“Mauricio ‘The Eye’ Silva” is one of those Bolaño stories in which a narrator comes in contact with a figure who then delivers the story through a kind of ventriloquism or double speech, and then is destroyed either in the frame narrative or in the narrative itself. In this case that figure (as so often) is the title character; Mauricio ‘the Eye’ Silva is a photographer who relates to the narrator/interlocutor how he rescued two boys from an Indian brothel and fled with them to the countryside where he raised them as his children until they died in an epidemic.
In my essay, I show how ‘The Eye’ is doubly inscribed in this story as The Moon, often shown as drifting across the sky, emerging or disappearing into shadow, and casting a light-like gaze which becomes entangled in the tree; in this sense the double image of The Moon/Eye recalls the montaged image of Moon and Eye at the beginning of Chien Andalou. In that movie, (continue reading…)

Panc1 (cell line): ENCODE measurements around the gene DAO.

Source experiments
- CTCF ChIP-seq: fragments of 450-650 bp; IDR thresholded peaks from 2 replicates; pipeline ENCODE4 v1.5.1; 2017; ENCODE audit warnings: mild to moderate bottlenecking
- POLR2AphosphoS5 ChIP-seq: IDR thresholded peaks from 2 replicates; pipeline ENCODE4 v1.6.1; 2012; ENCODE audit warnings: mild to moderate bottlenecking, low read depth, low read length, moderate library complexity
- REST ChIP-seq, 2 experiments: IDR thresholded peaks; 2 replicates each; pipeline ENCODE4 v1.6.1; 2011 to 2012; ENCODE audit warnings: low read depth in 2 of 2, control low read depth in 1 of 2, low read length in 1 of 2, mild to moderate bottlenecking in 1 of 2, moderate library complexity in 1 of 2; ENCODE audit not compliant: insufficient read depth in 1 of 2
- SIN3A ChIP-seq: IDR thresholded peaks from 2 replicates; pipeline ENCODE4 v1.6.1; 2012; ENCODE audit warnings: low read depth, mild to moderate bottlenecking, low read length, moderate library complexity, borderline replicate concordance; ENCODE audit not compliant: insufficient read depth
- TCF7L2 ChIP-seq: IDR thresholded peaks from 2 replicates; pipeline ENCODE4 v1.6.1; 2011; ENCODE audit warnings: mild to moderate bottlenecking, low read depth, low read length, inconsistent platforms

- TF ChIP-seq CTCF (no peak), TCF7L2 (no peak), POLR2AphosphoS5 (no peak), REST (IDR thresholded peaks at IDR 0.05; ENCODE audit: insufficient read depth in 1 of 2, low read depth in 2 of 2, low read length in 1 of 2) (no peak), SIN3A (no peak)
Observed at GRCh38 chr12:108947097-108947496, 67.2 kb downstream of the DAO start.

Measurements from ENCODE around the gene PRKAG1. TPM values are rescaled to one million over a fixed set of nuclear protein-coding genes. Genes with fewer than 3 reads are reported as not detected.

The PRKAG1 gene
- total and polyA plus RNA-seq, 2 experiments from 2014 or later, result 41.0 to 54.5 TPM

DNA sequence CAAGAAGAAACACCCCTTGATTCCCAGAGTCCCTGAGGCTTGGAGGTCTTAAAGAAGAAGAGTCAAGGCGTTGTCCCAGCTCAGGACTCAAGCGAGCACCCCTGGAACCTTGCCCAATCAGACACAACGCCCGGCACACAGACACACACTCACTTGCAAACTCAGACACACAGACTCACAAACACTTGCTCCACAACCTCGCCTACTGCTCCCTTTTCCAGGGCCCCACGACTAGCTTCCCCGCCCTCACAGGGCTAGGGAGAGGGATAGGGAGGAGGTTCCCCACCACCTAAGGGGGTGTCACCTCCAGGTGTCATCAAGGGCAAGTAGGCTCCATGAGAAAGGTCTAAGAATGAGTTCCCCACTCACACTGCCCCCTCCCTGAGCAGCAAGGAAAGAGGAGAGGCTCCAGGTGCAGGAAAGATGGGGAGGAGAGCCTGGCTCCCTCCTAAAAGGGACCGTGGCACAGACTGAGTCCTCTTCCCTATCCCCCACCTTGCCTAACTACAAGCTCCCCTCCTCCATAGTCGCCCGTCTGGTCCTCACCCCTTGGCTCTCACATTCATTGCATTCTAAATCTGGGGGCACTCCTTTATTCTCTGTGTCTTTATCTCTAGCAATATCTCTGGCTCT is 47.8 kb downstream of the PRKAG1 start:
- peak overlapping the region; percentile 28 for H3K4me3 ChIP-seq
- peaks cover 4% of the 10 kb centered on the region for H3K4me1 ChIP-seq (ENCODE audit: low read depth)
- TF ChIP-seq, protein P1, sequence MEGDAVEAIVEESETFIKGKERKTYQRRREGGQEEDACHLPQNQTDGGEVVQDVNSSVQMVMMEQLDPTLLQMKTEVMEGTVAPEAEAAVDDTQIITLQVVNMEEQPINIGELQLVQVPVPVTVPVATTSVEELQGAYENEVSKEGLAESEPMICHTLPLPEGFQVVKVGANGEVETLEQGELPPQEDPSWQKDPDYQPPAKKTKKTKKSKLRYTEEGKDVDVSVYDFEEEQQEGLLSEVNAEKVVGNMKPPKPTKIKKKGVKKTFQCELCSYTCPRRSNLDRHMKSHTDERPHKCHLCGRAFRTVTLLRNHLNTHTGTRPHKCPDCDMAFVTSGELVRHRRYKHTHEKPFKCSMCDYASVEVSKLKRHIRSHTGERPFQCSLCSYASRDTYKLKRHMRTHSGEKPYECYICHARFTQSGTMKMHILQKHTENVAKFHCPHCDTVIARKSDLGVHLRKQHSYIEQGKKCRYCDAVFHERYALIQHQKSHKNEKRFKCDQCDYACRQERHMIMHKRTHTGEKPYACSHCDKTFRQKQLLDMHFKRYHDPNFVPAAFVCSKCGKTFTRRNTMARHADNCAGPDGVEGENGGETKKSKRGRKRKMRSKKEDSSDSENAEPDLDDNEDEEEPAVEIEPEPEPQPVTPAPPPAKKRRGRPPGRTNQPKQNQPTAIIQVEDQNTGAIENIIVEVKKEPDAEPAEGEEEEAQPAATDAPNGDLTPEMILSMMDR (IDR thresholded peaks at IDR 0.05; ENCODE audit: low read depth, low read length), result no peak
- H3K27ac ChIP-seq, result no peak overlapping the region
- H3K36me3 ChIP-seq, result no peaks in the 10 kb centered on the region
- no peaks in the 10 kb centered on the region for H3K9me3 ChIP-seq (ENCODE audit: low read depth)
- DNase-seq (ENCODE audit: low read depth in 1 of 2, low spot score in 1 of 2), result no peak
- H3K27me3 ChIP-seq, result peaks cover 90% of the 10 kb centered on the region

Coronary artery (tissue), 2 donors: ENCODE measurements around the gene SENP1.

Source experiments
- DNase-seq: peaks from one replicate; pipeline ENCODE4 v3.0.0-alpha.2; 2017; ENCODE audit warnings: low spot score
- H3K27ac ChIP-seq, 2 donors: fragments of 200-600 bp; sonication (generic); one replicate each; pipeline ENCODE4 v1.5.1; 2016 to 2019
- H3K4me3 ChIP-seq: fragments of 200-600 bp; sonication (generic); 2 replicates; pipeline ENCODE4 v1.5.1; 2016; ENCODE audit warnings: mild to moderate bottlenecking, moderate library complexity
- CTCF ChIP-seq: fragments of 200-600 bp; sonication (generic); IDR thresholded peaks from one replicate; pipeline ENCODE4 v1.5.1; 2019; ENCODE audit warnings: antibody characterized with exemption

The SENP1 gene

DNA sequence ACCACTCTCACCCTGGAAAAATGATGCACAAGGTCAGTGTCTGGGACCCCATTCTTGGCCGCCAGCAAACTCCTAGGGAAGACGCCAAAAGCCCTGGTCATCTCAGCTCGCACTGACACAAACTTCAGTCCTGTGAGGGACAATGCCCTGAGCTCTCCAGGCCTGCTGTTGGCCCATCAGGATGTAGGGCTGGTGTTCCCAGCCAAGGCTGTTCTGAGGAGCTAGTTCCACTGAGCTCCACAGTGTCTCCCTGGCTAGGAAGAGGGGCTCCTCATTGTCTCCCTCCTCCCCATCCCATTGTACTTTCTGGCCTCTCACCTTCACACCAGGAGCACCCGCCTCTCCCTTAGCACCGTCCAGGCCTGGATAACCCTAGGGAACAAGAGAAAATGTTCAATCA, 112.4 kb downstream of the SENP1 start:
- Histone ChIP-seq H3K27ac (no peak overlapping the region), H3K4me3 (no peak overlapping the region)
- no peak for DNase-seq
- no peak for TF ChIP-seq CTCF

Swedish poet Johan Jönson will give a couple of readings next week:
Wednesday, Dec 1:
(with John Wilkinson)
*“Orbital – A Trans-Atlantic Discussion About Contemporary Poetics.” The panel will be held in 244 DeBartolo Hall, from 4-5 p.m.
* A reading at U of Notre Dame bookstore at 7 pm.
On Thursday Dec 2nd:
(with Cole Swensen and Sarah Riggs) at Myopic Bookstore in Chicago, at 7 pm.
Yet another posthumous release is in the works, but this one is said to be the seed of 2666. It’s titled Los sinsabores del verdadero policía, which translates into something like The Woes of the True Policeman.
Von Archimboldi and Amalfitano return! But will they cross paths with Auxilio Lacouture, the Mother of Mexican Poetry? According to Bolaño’s editor, characters from other books find their way in, as well. He even goes so far as to say the book is as great as 2666.
If you speak the language, here’s a documentary about him featured on Spanish TV last month, available for streaming.